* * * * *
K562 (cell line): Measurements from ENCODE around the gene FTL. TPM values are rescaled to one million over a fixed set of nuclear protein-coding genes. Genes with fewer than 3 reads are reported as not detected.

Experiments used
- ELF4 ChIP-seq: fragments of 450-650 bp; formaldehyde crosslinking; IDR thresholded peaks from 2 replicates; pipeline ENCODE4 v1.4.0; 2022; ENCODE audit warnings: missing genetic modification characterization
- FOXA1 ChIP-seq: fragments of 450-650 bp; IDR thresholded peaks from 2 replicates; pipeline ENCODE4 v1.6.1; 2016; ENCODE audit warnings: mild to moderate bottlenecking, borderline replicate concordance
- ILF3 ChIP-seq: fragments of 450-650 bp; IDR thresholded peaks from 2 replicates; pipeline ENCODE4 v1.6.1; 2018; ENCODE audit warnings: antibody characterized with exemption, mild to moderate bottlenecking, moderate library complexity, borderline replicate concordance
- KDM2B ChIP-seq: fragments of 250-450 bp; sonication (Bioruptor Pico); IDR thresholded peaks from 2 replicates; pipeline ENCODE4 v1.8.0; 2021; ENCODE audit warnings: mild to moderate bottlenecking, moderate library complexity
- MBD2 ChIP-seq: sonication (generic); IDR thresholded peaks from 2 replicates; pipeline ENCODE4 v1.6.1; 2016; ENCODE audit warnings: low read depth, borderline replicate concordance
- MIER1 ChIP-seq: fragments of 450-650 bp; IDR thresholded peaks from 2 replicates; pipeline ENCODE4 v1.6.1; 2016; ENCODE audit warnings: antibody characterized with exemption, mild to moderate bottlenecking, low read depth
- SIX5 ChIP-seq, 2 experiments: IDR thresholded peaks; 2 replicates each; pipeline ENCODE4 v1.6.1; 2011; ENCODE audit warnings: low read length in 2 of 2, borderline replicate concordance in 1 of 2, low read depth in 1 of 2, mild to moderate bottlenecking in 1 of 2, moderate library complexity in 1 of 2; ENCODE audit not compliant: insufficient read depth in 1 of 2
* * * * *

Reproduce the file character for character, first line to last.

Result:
K562 (cell line): Measurements from ENCODE around the gene FTL. TPM values are rescaled to one million over a fixed set of nuclear protein-coding genes. Genes with fewer than 3 reads are reported as not detected.

Experiments used
- ELF4 ChIP-seq: fragments of 450-650 bp; formaldehyde crosslinking; IDR thresholded peaks from 2 replicates; pipeline ENCODE4 v1.4.0; 2022; ENCODE audit warnings: missing genetic modification characterization
- FOXA1 ChIP-seq: fragments of 450-650 bp; IDR thresholded peaks from 2 replicates; pipeline ENCODE4 v1.6.1; 2016; ENCODE audit warnings: mild to moderate bottlenecking, borderline replicate concordance
- ILF3 ChIP-seq: fragments of 450-650 bp; IDR thresholded peaks from 2 replicates; pipeline ENCODE4 v1.6.1; 2018; ENCODE audit warnings: antibody characterized with exemption, mild to moderate bottlenecking, moderate library complexity, borderline replicate concordance
- KDM2B ChIP-seq: fragments of 250-450 bp; sonication (Bioruptor Pico); IDR thresholded peaks from 2 replicates; pipeline ENCODE4 v1.8.0; 2021; ENCODE audit warnings: mild to moderate bottlenecking, moderate library complexity
- MBD2 ChIP-seq: sonication (generic); IDR thresholded peaks from 2 replicates; pipeline ENCODE4 v1.6.1; 2016; ENCODE audit warnings: low read depth, borderline replicate concordance
- MIER1 ChIP-seq: fragments of 450-650 bp; IDR thresholded peaks from 2 replicates; pipeline ENCODE4 v1.6.1; 2016; ENCODE audit warnings: antibody characterized with exemption, mild to moderate bottlenecking, low read depth
- SIX5 ChIP-seq, 2 experiments: IDR thresholded peaks; 2 replicates each; pipeline ENCODE4 v1.6.1; 2011; ENCODE audit warnings: low read length in 2 of 2, borderline replicate concordance in 1 of 2, low read depth in 1 of 2, mild to moderate bottlenecking in 1 of 2, moderate library complexity in 1 of 2; ENCODE audit not compliant: insufficient read depth in 1 of 2